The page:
When weighing the competing interests of personal privacy and the public interest in disclosure, this Office first determines whether the identity of the person "constitutes information of a personal nature." 

Lexington H-L Services, Inc. v. Lexington-Fayette Urban County Government , 297 S.W.3d 579, 584 (Ky. App. 2009). Next, this Office must ascertain the strength of the privacy interest and balance that interest against the public interest in disclosure of the person's identity. Id . at 584-85. Kentucky courts have upheld the categorical redaction of information that identifies civilian witnesses and uncharged civilian suspects from investigation records. See e.g. 

Kentucky New Era, Inc. v. City of Hopkinsville , 415 S.W.3d 76 (Ky. 2013). In Kentucky New Era , the Kentucky Supreme Court affirmed a categorical rule to withhold the names and identities of civilian witnesses appearing in law enforcement records. Id . at 88. However, unlike the private citizens at issue in Kentucky New Era , the witnesses in this case were police officers who were on duty at the time of the alleged incident. These police officer witnesses have not been accused of wrongdoing, and therefore they suffer no risk of reputational harm or public embarrassment for participating in an internal investigation. See id . at 85. When weighing these police officers' privacy interests against the public interest, this Office finds the balance weighs in favor of the public. Therefore, LMPD improperly redacted the names of police officer witnesses. 

However, the balance changes in regards to uncharged police officer suspects. Disclosure of their identities would likely subject the officers to embarrassment and stigma. See id . In this case, the police officers were wrongly accused of inappropriate sexual activity and alcohol use. These officers have a heightened privacy interest because they were ultimately not charged with any wrongdoing. See OAG 91-35; 12-ORD-227. Therefore, this case is distinguishable from 

Palmer v. Driggers , 60 S.W.3d 591 (Ky. App. 2001), because the police officer in that case had been officially charged with misconduct. When weighing the competing interests to personal privacy and the public interest, a finding that the public employee did not engage in misconduct tilts the balance in favor of the employee. However, evidence that demonstrates a public agency failed to adequately investigate the underlying claim, or that the investigation was biased, increases the weight of the public interest. In 06-ORD-052, this Office found a high public interest justifying disclosure of the identity of a public figure suspected, but not charged, with wrongdoing. Id . at pp. 4-5. (citing 05-ORD-224). However, the record in that appeal contained evidence that called into question actions taken during the investigation and the decision not to prosecute. Id . at 5. 

This appeal is distinguishable from 06-ORD-052 because there is no evidence in the record of favoritism or bias in LMPD's investigation. The record shows that LMPD investigated in good faith, interviewed numerous witnesses, and collected statements and evidence. As such, disclosure of the suspects' identities is not necessary for an adequate appraisal of the investigation. See 12-ORD-227, p. 11. 1Accordingly, LMPD did not violate the Act in redacting the identities of police officer suspects.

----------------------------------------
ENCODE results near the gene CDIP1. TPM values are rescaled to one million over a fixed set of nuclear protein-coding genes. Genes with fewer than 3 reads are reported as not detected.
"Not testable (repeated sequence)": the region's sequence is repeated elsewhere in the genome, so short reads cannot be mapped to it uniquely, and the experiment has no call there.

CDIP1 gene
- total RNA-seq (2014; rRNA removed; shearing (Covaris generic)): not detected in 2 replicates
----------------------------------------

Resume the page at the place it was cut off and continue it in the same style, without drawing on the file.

LMPD Properly Denied a Request for Photographs that were Nonexistent

No evidence exists in the record that LMPD created or used photographs of police officers in the investigation. A public agency cannot provide a requester with access to a nonexistent record, nor is it required to "prove a negative" in order to refute an unsubstantiated claim that a certain record exists. 

Bowling v. Lexington-Fayette Urban Cty. Gov't , 172 S.W.3d 333, 341 (Ky. 2005). To obtain relief, the requester must first establish a prima facie case that the requested record exists. Id . However, Appellant produced no affirmative evidence that responsive photographs exist. If Appellant was requesting that LMPD create responsive photographs, the Act does not required a public agency to create responsive records to satisfy particular open records requests. See 02-ORD-112. In the absence of the requisite prima facie showing, or any facts or evidence supporting the existence of responsive photographs in the investigation file, this Office affirms LMPD's disposition of this request. 

LMPD Properly Withheld Records Created by the Investigation

LMPD properly withheld the interview records, scheduling letters, and emails created as part of the investigation, because they are preliminary records and Chief Conrad did not adopt them in reaching a final decision. These records are "preliminary drafts, notes" and "preliminary memoranda in which opinions are expressed" within the meaning of KRS 61.878(1)(i) and (j), 2and they were never adopted as the basis of the agency's final action. See 15-ORD-202. In 19-ORD-217, this Office found that LMPD properly withheld interview transcripts in an investigation file because they were preliminary records, and Chief Conrad did not rely on them in reaching a final decision. Id . at 6. In that decision, as here, the record contained an affidavit provided by Chief Conrad avowing that he relied solely on a summary Memorandum as the basis for final action. Id . This Office "is not in a position to question the sufficiency of [the Memorandum] or substitute its judgment for that of the final decision maker, the record lacks any evidence to refute Chief Conrad's affidavit." Id . Accordingly, LMPD properly withheld these records as preliminary.